Anonymous Coward says:

screw the RIAA – To little to late.

Want my business back RIAA? Issue a full page apology in every major newspaper in America, give, YES I SAID GIVE some free music to show you are sincere and drop all the bullshit lawsuits you have with legitimate users of music they have already purchased.

Yeah right, like that will happen. I’m not holding my breath.

Death to the RIAA

RIAA – Real Ignorant Arrogant Assholes!

Not 1 cent!

Anonymous Coward says:

If sharing music is “free advertising” but the people who share the music never spend a dime on anything from the band how is that going to help the band?

I personally only go to about 1 concert a YEAR. I do not purchase limited edition CD sets, I do not purchase t-shirts, stickers, lunch boxes, or any other junk. I buy songs from Amazon.com, and iTunes. If the musicians want to make ANY money from me they better charge for their music because they aren’t going to get my money any other way. And if you think I am the exception I can assure you taht I am not, I am in the majority here.

Most people do not go to concerts, therefor giving away music and depending on concert sales for your revenue would be a problem. Most people do not buy collector sets, t-shirts, posters, stickers, etc… Most people are like me they either buy a CD or purchase a song online.

Killer_Tofu (profile) says:

Re: Re:

RE #23
Here are some thoughts to help you open your mind that even if you are in the majority, it is still okay.
You may love music, but you are obviously not a true fan to almost any band. If you were you would be going to more concerts or buying t-shirts, posters, etc.
Check out most concerts. For the size of the venue they go to, they are just about always over 50% full. I certainly have not been to one that was under 50%. Actually, most of them are over 75% full, but I am going to allow for the chance that there are concerts where they book a much larger venue than is needed. The point here, is to look at all those people who DO go to concerts. You do not NEED a majority of people to pay just because they heard the music. Chances are somebody else has heard the music you listen to, and even if you are too cheap to buy a t-shirt or anything else for the bands you absolutely love (which, from the sound of it, you don’t) somebody else probably has.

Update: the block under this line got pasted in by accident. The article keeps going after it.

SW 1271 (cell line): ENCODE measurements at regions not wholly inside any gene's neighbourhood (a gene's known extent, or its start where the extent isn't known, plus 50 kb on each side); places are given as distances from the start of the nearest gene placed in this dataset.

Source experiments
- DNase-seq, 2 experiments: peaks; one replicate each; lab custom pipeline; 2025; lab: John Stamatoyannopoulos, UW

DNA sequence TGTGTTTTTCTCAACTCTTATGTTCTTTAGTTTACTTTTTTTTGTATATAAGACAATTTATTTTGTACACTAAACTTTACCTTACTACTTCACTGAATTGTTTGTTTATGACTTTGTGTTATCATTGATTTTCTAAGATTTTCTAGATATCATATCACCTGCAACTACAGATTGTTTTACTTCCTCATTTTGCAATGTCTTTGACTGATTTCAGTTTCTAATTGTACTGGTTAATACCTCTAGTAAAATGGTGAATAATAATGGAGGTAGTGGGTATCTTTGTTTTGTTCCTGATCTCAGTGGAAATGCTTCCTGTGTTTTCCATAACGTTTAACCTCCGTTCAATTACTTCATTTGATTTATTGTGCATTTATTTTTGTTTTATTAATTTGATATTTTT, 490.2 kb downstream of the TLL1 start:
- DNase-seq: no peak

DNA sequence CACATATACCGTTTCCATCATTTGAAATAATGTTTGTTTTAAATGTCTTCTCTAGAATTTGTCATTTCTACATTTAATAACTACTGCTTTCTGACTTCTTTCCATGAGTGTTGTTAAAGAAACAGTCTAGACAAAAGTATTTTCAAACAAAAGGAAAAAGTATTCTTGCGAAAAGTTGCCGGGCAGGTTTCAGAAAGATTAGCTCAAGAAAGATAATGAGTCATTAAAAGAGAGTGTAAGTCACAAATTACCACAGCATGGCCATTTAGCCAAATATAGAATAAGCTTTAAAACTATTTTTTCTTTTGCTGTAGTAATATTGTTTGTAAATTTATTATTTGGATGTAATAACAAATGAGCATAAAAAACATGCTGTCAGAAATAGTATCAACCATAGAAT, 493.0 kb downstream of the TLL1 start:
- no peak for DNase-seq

A band doesn’t need the entire population that listens to music to pay them to continue doing what they love, they just need a decent group of true fans. However, charging for every single possible instance limits the spread of music. Why do you think people share music? Look at post#4, by Deb. I am in that boat.
I am a true fan of Nine Inch Nails. I download all of his music the instant its available. And you know what? I do go to concerts. I own a couple of t-shirts. And I STILL buy the CDs. I collect them. I am only missing one out of all of the officially produced “Halos” (if you need a definition of that, basically its a numbering system for his discs, if you want more specific, look it up). I will be buying it very soon here.
You know why? I love the music. And the guy, in my opinion, is brilliant. Thats why. And I acknowledge that for loving his music this much, I am in the minority. So what? I want to share his music with as many people as I can. He also wants as many people to hear his music as possible. At the concerts he tells us to share his music. And I do, best I can. By attempting this I have found a couple friends who were not into the music from some mainstream radio songs, but ended up into a lot of his other music. Now I am able to share that experience with my friends. It is truly awesome.

I am sorry to hear that you do not love music That much. But, it is okay that the majority doesn’t. Because those who do are often worth a lot more than you ever would be to the artist.